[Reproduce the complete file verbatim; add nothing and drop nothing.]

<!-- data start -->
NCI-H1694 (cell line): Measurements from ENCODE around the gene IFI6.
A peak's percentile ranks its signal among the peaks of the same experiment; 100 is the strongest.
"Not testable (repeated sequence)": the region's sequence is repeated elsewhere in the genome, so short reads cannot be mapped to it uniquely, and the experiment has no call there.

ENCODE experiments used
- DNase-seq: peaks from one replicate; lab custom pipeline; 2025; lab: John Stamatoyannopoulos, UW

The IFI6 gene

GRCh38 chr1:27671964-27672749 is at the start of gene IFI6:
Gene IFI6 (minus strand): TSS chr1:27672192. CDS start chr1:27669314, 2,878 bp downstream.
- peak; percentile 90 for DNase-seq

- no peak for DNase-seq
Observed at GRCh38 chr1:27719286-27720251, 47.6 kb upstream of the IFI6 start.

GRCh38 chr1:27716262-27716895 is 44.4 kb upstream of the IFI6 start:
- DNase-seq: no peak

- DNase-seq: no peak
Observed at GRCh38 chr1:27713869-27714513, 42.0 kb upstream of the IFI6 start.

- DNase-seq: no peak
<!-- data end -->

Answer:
NCI-H1694 (cell line): Measurements from ENCODE around the gene IFI6.
A peak's percentile ranks its signal among the peaks of the same experiment; 100 is the strongest.
"Not testable (repeated sequence)": the region's sequence is repeated elsewhere in the genome, so short reads cannot be mapped to it uniquely, and the experiment has no call there.

ENCODE experiments used
- DNase-seq: peaks from one replicate; lab custom pipeline; 2025; lab: John Stamatoyannopoulos, UW

The IFI6 gene

GRCh38 chr1:27671964-27672749 is at the start of gene IFI6:
Gene IFI6 (minus strand): TSS chr1:27672192. CDS start chr1:27669314, 2,878 bp downstream.
- peak; percentile 90 for DNase-seq

- no peak for DNase-seq
Observed at GRCh38 chr1:27719286-27720251, 47.6 kb upstream of the IFI6 start.

GRCh38 chr1:27716262-27716895 is 44.4 kb upstream of the IFI6 start:
- DNase-seq: no peak

- DNase-seq: no peak
Observed at GRCh38 chr1:27713869-27714513, 42.0 kb upstream of the IFI6 start.

- DNase-seq: no peak